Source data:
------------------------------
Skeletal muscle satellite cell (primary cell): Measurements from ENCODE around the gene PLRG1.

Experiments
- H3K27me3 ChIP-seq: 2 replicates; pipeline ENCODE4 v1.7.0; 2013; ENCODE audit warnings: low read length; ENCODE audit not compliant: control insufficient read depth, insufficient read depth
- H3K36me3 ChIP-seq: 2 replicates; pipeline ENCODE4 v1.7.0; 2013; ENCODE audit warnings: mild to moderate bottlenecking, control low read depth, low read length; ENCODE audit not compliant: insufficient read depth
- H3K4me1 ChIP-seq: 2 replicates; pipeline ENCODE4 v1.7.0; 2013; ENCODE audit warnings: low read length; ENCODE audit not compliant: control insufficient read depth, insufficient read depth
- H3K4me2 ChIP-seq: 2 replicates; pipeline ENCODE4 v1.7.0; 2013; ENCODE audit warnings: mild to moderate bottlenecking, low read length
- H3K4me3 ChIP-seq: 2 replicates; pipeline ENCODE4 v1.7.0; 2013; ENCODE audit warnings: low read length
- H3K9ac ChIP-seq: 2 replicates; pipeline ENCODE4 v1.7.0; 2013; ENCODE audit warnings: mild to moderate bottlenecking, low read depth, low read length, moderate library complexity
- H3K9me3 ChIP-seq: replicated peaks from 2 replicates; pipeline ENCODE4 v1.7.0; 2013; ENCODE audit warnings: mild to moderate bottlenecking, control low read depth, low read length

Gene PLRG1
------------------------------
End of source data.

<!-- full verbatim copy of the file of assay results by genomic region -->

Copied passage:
Skeletal muscle satellite cell (primary cell): Measurements from ENCODE around the gene PLRG1.

Experiments
- H3K27me3 ChIP-seq: 2 replicates; pipeline ENCODE4 v1.7.0; 2013; ENCODE audit warnings: low read length; ENCODE audit not compliant: control insufficient read depth, insufficient read depth
- H3K36me3 ChIP-seq: 2 replicates; pipeline ENCODE4 v1.7.0; 2013; ENCODE audit warnings: mild to moderate bottlenecking, control low read depth, low read length; ENCODE audit not compliant: insufficient read depth
- H3K4me1 ChIP-seq: 2 replicates; pipeline ENCODE4 v1.7.0; 2013; ENCODE audit warnings: low read length; ENCODE audit not compliant: control insufficient read depth, insufficient read depth
- H3K4me2 ChIP-seq: 2 replicates; pipeline ENCODE4 v1.7.0; 2013; ENCODE audit warnings: mild to moderate bottlenecking, low read length
- H3K4me3 ChIP-seq: 2 replicates; pipeline ENCODE4 v1.7.0; 2013; ENCODE audit warnings: low read length
- H3K9ac ChIP-seq: 2 replicates; pipeline ENCODE4 v1.7.0; 2013; ENCODE audit warnings: mild to moderate bottlenecking, low read depth, low read length, moderate library complexity
- H3K9me3 ChIP-seq: replicated peaks from 2 replicates; pipeline ENCODE4 v1.7.0; 2013; ENCODE audit warnings: mild to moderate bottlenecking, control low read depth, low read length

Gene PLRG1